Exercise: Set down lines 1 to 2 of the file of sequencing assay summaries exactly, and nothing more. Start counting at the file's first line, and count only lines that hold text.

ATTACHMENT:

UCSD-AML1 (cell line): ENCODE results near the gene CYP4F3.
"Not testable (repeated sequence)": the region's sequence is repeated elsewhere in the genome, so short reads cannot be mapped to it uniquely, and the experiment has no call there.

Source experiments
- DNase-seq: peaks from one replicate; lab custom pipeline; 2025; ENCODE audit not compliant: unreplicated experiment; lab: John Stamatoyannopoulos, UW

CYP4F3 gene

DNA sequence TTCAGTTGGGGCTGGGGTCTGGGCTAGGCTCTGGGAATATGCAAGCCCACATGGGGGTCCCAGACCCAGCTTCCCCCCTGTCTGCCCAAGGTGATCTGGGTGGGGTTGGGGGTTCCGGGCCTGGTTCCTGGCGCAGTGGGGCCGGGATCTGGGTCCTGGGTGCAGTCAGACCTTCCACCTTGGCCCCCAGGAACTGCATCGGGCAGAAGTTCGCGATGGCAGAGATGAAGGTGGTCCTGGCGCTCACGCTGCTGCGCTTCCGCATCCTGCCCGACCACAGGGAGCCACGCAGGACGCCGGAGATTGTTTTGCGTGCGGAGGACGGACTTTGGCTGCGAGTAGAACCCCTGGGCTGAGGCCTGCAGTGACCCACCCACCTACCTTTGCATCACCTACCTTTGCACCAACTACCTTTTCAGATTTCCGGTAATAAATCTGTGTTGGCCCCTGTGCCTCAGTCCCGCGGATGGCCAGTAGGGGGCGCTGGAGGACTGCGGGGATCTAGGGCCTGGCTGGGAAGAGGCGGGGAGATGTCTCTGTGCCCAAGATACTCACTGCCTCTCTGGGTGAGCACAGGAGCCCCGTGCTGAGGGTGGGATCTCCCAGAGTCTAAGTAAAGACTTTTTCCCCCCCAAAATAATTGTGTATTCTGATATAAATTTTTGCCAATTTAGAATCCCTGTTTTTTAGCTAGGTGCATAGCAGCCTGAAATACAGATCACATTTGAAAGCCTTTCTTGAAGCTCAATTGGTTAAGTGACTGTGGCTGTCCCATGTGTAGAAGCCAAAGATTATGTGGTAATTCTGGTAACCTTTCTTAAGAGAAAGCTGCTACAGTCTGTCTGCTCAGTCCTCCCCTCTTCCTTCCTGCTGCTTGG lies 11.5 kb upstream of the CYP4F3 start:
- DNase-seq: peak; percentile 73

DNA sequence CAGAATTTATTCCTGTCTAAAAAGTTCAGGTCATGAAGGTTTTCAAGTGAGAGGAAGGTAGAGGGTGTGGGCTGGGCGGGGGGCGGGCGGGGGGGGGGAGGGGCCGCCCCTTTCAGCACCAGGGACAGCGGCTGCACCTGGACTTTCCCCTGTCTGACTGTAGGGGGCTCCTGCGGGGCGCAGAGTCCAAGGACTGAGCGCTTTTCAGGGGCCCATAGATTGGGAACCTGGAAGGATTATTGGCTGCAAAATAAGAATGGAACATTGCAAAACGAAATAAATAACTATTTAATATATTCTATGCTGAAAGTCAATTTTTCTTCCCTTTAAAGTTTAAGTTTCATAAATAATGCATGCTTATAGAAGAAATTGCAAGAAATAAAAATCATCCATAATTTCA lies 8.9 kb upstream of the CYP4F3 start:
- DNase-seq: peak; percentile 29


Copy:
UCSD-AML1 (cell line): ENCODE results near the gene CYP4F3.
"Not testable (repeated sequence)": the region's sequence is repeated elsewhere in the genome, so short reads cannot be mapped to it uniquely, and the experiment has no call there.